Now it’s time to do it all over again . . . but even better. This year’s event will take place at The Historic German House (315 Gregory St., Rochester, NY 14620) on October 21st from 8pm till ??. (There will be a special V.I.P. reception at 7pm.) Tickets are available here at three levels: $20 to attend, $25 to attend and receive a copy of A Greater Music, and $100 for all that plus entrance to the V.I.P. reception.

This is our one and only fundraising event for the fall, the support from which goes a long way in implementing our various programs—from paying translators to help connect English readers with great works of international art, to hosting summer internships, to maintaining the world’s only translation database.

Which is why I hope all of you will consider purchasing a ticket. The $25 ticket really is the best bargain . . . You get entry to the celebration, a buffet dinner, and a copy of A Greater Music by Bae Suah, translated from the Korean by Deborah Smith. If you’re not able to make it to Rochester for the event, we will still send you your copy of the book, and make your ticket available to a student who wouldn’t otherwise be able to attend. (We’ve made it easier than ever for non-local fans to participate in this celebration. Keep reading for more details.)

Similar to last year, we will have a huge buffet spread from ButaPub, one of the best new restaurants in Rochester. Thanks to popular demand, the palm readers from last year will also be back, as will our specialty cocktails.

Here’s the new stuff: First off, instead of a live band, this year we asked several of our authors to provide us with curated playlists tied to their books. We’ll be printing these in the celebration booklet (and eventually here online), and will even make these available as a Spotify playlist.

To allow non-local fans another way to participate, we will be raffling off a few dozen products and services. All are from local businesses, with most being tied to a local venue (such as the tour and tasting at Black Button Distillery or the gift certificates to Daily Refresher), but some of them (including four artworks from Dave Pollot or the Open Letter subscription or the Pompous Ass Winery gift basket) are transportable. Tickets will be available online (still hashing this out, so give it a couple days) and at the celebration itself for the following: 1 ticket for $5, 3 tickets for $10, or 8 tickets for $20. You’ll be able to apply them to whichever particular items you want to win.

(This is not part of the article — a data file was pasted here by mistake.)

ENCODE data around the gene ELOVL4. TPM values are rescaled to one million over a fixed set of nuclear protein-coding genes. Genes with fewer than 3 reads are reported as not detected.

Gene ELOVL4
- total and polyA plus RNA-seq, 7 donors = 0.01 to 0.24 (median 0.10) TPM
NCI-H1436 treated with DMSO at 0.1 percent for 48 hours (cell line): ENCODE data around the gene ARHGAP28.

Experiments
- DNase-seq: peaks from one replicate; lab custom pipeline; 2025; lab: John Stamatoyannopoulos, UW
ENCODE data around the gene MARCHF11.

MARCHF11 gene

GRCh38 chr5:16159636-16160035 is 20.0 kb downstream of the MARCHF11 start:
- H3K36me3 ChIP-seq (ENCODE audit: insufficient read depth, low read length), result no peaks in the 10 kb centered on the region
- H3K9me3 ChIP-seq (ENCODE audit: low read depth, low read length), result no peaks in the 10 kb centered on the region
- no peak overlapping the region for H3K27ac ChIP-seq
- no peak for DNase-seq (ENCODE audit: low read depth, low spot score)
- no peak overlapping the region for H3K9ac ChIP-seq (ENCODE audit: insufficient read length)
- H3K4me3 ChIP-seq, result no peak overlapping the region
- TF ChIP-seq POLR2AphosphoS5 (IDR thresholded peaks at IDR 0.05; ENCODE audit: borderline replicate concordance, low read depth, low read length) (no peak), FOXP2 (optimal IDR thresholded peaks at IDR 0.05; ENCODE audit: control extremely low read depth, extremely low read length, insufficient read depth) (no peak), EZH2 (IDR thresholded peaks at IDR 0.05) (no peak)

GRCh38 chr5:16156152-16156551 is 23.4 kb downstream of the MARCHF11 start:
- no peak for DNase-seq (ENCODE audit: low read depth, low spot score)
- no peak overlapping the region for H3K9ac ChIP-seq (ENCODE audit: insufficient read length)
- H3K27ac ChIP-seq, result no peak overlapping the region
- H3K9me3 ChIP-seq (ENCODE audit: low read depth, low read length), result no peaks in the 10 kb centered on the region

In terms of the program itself, we’re going to celebrate Rochester and the fact that we’re a born and bred Rochester press by having several local visionaries give short presentations on the future of the city and role of arts and culture in that future. We have lined up Rachel Barnhart (former newsanchor, local politican), Evan Dawson (host of WXXI’s Connections), Glenn Kellogg (founder of Hart’s Grocers and Rochester Local Capital), Kyle Semmel (translator, author, director of Writers & Books), and Leah Stacy (founder of Boomtown Table). All five are important people in the Rochester community and have unique perspectives on what makes this a great city to live in—and one filled with exciting future possibilities.

We’re also planning on decorating the room with items from our archives, highlighting the first eight years of our existence. Posters of our first book covers, copies of our earliest catalogs, copies of the first time we were featured in the CITY Paper . . . Lots of interesting items to check out, all of which tie into the general theme of celebrating Rochester and what the press contributes to the local community.

If you’re a fan of Open Letter, this website, literature in translation, or all of the above, I hope you’ll consider supporting our celebration. It’s thanks to the support of people like you that we’re able to keep connecting readers with international authors and help further the discussion and appreciation of both literature in translation, and the art of translation itself. Thanks in advance, and I hope to see you there on October 21st!”:http://www.openletterbooks.org/products/celebration2

2 October 16 | Chad W. Post | Comments